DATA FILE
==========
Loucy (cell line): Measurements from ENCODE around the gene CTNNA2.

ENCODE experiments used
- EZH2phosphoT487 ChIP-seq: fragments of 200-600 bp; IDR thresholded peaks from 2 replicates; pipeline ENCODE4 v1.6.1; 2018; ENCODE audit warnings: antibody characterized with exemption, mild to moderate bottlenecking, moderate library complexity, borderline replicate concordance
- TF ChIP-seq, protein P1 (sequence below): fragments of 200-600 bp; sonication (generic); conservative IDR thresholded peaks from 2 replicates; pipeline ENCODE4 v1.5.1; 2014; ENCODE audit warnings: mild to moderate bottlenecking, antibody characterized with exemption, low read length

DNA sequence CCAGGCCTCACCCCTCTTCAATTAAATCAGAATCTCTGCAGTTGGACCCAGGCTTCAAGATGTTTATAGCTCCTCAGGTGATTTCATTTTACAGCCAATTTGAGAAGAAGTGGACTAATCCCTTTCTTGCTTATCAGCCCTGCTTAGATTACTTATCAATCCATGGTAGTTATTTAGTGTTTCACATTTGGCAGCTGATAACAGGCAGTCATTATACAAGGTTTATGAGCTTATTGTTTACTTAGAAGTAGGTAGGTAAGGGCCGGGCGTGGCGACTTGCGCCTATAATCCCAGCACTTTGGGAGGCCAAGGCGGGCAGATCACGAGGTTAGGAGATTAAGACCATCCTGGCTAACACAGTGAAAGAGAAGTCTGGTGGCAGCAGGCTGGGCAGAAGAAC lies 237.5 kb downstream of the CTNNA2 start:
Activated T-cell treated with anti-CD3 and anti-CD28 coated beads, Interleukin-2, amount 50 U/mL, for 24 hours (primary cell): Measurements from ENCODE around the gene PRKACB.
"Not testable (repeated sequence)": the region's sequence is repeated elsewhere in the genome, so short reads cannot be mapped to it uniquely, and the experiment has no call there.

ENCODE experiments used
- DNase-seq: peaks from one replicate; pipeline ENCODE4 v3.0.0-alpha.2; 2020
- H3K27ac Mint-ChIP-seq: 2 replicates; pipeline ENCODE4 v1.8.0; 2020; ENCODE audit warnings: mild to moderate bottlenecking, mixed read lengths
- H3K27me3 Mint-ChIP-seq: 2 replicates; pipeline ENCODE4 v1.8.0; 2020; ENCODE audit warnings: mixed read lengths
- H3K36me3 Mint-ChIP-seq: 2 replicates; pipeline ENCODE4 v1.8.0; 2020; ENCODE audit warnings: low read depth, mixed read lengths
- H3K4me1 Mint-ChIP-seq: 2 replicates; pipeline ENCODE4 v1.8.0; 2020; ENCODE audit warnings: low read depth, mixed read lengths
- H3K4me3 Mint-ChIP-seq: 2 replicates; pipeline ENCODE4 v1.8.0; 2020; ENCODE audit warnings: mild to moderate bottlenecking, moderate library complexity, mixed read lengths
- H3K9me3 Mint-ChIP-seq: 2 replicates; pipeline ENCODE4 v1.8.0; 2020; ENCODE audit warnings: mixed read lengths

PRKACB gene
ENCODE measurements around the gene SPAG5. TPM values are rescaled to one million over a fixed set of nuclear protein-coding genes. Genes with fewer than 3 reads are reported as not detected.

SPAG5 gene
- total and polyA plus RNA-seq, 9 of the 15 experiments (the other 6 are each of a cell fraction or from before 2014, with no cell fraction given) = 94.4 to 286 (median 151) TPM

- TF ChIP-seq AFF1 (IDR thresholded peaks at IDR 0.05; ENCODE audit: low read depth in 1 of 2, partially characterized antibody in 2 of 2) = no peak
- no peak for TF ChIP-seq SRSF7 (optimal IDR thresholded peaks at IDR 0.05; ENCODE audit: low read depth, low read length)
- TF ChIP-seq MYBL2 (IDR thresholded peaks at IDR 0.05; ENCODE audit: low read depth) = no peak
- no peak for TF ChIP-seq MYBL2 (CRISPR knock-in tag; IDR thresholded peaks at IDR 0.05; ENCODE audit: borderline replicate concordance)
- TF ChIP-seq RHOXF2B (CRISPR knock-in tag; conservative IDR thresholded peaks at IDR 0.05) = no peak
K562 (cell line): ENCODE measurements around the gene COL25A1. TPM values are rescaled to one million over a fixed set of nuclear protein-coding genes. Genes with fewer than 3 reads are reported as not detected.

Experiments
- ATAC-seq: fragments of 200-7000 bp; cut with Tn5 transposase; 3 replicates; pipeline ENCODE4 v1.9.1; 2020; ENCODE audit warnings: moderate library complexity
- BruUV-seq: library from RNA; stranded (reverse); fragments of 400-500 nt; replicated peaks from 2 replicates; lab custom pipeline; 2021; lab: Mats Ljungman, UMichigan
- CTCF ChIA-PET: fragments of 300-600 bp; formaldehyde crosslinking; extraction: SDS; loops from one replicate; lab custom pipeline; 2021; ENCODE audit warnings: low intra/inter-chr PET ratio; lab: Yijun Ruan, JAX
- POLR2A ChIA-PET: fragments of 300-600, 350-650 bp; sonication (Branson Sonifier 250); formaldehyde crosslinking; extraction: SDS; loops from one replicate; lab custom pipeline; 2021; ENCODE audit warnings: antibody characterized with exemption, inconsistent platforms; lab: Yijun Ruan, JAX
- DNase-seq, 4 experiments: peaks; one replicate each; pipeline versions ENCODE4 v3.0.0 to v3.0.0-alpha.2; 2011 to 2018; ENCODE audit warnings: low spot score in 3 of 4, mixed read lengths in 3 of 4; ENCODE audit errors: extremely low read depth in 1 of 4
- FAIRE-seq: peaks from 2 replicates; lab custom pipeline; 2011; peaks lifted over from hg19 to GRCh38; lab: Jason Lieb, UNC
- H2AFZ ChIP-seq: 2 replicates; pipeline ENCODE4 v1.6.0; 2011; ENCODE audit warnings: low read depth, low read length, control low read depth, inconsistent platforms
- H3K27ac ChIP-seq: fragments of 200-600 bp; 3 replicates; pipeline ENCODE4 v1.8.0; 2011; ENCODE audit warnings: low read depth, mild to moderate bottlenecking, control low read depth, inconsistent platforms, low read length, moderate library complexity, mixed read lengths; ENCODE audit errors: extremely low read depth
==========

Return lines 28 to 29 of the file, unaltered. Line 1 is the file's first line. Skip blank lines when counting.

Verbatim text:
- BruUV-seq: library from RNA; stranded (reverse); fragments of 400-500 nt; replicated peaks from 2 replicates; lab custom pipeline; 2021; lab: Mats Ljungman, UMichigan
- CTCF ChIA-PET: fragments of 300-600 bp; formaldehyde crosslinking; extraction: SDS; loops from one replicate; lab custom pipeline; 2021; ENCODE audit warnings: low intra/inter-chr PET ratio; lab: Yijun Ruan, JAX